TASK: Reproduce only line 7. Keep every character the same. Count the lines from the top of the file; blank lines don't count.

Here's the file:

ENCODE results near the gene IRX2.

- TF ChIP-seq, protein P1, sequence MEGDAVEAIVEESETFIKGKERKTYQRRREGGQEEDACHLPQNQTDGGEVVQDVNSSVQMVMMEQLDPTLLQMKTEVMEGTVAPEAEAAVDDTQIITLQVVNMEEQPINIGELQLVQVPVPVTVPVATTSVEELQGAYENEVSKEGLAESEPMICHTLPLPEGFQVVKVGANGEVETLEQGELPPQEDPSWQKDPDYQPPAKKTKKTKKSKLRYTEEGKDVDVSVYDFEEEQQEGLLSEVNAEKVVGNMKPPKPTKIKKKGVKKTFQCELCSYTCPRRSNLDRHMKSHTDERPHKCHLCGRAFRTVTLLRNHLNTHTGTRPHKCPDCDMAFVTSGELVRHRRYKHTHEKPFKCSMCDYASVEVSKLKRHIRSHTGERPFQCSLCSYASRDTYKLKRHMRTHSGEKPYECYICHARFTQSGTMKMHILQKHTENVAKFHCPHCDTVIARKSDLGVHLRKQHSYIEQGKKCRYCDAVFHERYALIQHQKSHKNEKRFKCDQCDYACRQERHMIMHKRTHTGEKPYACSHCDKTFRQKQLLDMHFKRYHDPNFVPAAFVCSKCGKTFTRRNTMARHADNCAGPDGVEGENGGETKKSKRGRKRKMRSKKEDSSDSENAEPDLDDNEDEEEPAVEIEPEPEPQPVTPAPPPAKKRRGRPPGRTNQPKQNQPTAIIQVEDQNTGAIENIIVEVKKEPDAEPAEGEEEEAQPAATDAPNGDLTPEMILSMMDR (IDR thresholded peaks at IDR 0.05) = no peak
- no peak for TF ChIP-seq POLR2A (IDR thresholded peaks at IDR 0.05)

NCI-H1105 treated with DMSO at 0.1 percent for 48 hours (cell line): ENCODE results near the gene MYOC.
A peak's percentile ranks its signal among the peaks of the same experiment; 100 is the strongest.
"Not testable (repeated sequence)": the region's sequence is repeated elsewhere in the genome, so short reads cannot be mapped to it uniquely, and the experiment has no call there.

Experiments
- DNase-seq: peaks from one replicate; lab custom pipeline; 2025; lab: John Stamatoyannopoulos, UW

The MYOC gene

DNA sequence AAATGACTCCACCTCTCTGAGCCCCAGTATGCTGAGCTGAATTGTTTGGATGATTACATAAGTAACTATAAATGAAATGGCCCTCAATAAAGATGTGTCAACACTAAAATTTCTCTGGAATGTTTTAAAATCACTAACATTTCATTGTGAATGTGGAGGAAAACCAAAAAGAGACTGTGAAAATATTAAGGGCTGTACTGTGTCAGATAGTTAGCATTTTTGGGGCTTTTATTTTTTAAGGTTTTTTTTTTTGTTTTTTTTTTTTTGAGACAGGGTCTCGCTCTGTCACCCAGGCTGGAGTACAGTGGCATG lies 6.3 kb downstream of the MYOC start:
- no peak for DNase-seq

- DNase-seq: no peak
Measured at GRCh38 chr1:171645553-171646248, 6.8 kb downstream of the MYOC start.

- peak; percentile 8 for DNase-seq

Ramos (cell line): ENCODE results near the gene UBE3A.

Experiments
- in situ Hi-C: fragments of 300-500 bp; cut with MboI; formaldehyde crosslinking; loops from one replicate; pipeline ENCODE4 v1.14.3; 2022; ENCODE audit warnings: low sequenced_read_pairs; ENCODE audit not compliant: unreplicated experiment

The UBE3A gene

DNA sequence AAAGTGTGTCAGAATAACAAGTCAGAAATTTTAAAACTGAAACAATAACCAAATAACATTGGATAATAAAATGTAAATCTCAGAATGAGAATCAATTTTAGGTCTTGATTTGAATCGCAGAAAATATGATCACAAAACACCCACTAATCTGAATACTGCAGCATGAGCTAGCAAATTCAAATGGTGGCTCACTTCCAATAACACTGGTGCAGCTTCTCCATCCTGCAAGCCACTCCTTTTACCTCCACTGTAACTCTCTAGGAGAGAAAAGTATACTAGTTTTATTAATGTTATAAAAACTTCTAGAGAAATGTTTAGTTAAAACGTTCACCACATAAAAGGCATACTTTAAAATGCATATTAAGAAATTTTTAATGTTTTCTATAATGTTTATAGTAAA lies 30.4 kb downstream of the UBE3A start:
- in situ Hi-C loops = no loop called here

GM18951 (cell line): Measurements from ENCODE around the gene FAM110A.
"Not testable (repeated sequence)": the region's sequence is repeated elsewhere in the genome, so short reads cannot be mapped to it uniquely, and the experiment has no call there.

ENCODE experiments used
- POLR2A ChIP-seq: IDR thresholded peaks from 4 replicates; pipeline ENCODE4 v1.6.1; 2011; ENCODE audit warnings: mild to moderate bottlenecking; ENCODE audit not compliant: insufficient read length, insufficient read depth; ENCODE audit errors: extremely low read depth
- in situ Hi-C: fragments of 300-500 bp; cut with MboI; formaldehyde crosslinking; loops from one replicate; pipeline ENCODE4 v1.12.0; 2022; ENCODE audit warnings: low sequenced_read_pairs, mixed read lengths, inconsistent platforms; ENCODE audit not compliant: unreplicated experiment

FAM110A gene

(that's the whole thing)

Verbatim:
Experiments